Flat roads in the Ardennes are rare, but it’s only after 70 kilometres the 2.8 kilometres climb up Côte de la Roche-en-Ardenne is crested. Some 30 kilometres later the riders are in Bastogne at the Rond-Point de la Doyenne, which is the halfway turn point. Until here it was all the calm before the storm. The way back is always much hillier.
Compared to previous years, the return route lies much more to the east. This way Côte de Wanne and Côte de Haute Levée are replaced by Côte du Pont, Côte de Bellevaux and Côte de la Ferme Libert. After this the route is on familiar soil again.
At 4.4 kilometres, Col du Rosier is the longest climb of the day. The average gradient is 5.9% and at an altitude of 565 metres the top marks the highest point of the day. The route continues to Col du Maquisard, a 2 kilometres climb at 5%. Almost child’s play compared to the last climbs.
Next in line is the iconic Col de la Redoute – 2 kilometres at 8.9% with steepest ramps of up to 13%. A short drop runs to the equally short climb up to Sprimont before a longer descent ushers in the finale.
First the short, steep Côte de la Roche aux Faucons (1,3 kilometres at 11%) and then it’s on to the energy sapping Côte de Saint-Nicolas – 1.1 kilometres with the steepest section of 10.9% in the first 500 metres, while the full ascent is averaging 8.6%. At the top there is only 4.5 kilometres left, the first 3 kilometres in descent and the last 1.5 kilometres go up at a nasty 5%.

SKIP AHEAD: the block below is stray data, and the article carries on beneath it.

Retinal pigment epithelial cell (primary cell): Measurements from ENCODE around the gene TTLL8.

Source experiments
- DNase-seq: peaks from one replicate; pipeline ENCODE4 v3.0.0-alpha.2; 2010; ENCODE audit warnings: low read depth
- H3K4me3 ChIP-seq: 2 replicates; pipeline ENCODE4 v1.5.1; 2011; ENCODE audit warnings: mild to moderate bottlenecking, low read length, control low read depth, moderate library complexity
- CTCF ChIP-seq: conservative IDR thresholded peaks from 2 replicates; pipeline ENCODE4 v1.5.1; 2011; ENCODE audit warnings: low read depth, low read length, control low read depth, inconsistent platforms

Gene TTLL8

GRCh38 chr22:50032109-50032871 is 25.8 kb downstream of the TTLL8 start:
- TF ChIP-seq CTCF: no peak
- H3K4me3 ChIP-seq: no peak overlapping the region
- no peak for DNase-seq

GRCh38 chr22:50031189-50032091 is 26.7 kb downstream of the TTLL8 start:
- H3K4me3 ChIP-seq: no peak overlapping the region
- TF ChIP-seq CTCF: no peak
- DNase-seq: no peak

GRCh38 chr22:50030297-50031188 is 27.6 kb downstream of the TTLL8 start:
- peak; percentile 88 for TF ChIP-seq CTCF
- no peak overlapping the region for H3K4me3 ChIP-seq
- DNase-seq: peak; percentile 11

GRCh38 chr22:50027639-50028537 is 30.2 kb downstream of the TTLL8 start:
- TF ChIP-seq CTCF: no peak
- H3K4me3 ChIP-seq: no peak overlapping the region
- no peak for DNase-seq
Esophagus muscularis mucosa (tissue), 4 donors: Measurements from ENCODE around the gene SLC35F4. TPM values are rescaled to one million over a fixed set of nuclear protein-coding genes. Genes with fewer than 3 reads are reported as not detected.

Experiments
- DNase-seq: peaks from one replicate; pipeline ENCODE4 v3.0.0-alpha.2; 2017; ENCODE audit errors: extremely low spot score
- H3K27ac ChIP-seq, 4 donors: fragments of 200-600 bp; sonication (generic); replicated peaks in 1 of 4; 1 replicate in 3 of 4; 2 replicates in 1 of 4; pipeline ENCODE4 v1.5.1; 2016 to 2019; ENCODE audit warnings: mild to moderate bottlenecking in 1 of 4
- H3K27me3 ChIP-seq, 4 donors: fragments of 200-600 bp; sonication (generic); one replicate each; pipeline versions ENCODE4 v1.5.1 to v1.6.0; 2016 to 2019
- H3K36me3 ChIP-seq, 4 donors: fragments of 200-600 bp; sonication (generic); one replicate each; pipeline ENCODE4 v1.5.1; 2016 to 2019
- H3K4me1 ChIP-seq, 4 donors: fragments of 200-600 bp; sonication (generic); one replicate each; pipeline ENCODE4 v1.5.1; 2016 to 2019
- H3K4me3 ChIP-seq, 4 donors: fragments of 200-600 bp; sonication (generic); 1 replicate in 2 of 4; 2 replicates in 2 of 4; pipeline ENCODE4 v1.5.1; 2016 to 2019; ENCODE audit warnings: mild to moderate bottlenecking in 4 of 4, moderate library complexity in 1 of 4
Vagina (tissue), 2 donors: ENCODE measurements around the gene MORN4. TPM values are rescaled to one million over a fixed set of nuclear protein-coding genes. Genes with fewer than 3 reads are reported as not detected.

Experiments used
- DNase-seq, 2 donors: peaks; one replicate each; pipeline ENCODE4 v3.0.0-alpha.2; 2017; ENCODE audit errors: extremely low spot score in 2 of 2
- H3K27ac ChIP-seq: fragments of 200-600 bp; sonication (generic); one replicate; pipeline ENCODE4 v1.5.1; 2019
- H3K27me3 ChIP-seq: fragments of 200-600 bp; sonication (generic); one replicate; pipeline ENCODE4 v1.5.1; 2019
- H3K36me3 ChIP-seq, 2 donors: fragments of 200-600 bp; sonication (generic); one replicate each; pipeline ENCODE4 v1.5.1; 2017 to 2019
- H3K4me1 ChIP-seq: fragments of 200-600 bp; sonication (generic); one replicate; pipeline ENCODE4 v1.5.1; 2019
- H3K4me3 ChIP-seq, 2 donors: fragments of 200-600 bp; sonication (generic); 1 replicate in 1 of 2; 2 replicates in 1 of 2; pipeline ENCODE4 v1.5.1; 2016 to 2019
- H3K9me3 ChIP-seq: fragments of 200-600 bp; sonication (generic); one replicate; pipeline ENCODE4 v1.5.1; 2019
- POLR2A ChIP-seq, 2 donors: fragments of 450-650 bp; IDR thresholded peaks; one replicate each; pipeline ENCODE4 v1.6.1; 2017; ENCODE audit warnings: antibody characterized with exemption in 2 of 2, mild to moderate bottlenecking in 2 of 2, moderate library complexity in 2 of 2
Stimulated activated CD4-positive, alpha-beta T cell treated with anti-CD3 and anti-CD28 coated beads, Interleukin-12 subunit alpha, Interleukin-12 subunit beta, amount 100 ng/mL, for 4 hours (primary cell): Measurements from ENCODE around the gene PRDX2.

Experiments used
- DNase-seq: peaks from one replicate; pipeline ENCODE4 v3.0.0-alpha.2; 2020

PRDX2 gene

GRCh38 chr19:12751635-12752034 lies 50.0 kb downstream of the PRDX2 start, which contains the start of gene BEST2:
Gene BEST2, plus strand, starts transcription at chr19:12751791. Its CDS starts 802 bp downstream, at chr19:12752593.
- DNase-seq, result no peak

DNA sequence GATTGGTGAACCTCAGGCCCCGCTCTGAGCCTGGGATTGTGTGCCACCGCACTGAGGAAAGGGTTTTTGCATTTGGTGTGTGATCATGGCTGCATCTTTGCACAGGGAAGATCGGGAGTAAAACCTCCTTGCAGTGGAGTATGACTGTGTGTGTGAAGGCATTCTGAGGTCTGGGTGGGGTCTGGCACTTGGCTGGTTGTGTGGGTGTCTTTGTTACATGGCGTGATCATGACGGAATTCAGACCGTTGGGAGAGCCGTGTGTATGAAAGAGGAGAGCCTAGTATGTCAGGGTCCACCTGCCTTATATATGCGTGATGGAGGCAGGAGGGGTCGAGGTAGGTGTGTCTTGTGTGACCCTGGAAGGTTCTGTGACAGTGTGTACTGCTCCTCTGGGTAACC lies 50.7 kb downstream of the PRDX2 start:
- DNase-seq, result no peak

Liège–Bastogne–Liège 2017: Route maps, height profiles, and more
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Route and profile
Route and profile final 48km
Climb details Côte de la Ferme Libert
Climb details Côte de la Redoute
Climb details Côte de la Roche aux Faucons
Climb details Côte de Saint Nicolas
Liege and Bastogne at Google maps
Climb details Liège–Bastogne–Liège